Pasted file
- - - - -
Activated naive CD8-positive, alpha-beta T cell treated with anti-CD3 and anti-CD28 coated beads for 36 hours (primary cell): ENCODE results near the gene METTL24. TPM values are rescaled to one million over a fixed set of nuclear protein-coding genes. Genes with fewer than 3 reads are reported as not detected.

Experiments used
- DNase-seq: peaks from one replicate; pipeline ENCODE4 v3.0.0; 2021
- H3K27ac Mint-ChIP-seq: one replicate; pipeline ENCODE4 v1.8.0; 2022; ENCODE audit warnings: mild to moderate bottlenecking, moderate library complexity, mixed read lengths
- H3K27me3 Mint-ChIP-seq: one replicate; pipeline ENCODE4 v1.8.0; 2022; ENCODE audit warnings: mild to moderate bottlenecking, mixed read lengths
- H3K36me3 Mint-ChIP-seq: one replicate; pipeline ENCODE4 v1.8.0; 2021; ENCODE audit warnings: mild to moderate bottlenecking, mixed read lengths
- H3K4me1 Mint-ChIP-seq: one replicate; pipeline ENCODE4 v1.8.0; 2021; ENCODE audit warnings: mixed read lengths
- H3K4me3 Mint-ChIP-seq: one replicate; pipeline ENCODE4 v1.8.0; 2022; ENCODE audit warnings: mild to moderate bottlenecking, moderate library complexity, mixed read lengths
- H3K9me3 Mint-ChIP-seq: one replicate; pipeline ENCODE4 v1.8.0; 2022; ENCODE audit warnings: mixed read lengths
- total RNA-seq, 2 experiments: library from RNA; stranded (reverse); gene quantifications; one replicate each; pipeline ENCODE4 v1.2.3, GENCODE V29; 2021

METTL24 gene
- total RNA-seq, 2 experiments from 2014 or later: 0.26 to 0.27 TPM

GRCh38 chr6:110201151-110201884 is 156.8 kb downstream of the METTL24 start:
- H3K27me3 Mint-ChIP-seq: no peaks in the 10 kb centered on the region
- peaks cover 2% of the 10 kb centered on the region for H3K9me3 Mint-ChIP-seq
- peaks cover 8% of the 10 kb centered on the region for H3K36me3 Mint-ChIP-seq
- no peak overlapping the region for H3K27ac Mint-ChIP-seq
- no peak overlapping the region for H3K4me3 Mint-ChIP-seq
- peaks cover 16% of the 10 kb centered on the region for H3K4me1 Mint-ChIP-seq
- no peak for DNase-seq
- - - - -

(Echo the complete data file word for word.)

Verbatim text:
Activated naive CD8-positive, alpha-beta T cell treated with anti-CD3 and anti-CD28 coated beads for 36 hours (primary cell): ENCODE results near the gene METTL24. TPM values are rescaled to one million over a fixed set of nuclear protein-coding genes. Genes with fewer than 3 reads are reported as not detected.

Experiments used
- DNase-seq: peaks from one replicate; pipeline ENCODE4 v3.0.0; 2021
- H3K27ac Mint-ChIP-seq: one replicate; pipeline ENCODE4 v1.8.0; 2022; ENCODE audit warnings: mild to moderate bottlenecking, moderate library complexity, mixed read lengths
- H3K27me3 Mint-ChIP-seq: one replicate; pipeline ENCODE4 v1.8.0; 2022; ENCODE audit warnings: mild to moderate bottlenecking, mixed read lengths
- H3K36me3 Mint-ChIP-seq: one replicate; pipeline ENCODE4 v1.8.0; 2021; ENCODE audit warnings: mild to moderate bottlenecking, mixed read lengths
- H3K4me1 Mint-ChIP-seq: one replicate; pipeline ENCODE4 v1.8.0; 2021; ENCODE audit warnings: mixed read lengths
- H3K4me3 Mint-ChIP-seq: one replicate; pipeline ENCODE4 v1.8.0; 2022; ENCODE audit warnings: mild to moderate bottlenecking, moderate library complexity, mixed read lengths
- H3K9me3 Mint-ChIP-seq: one replicate; pipeline ENCODE4 v1.8.0; 2022; ENCODE audit warnings: mixed read lengths
- total RNA-seq, 2 experiments: library from RNA; stranded (reverse); gene quantifications; one replicate each; pipeline ENCODE4 v1.2.3, GENCODE V29; 2021

METTL24 gene
- total RNA-seq, 2 experiments from 2014 or later: 0.26 to 0.27 TPM

GRCh38 chr6:110201151-110201884 is 156.8 kb downstream of the METTL24 start:
- H3K27me3 Mint-ChIP-seq: no peaks in the 10 kb centered on the region
- peaks cover 2% of the 10 kb centered on the region for H3K9me3 Mint-ChIP-seq
- peaks cover 8% of the 10 kb centered on the region for H3K36me3 Mint-ChIP-seq
- no peak overlapping the region for H3K27ac Mint-ChIP-seq
- no peak overlapping the region for H3K4me3 Mint-ChIP-seq
- peaks cover 16% of the 10 kb centered on the region for H3K4me1 Mint-ChIP-seq
- no peak for DNase-seq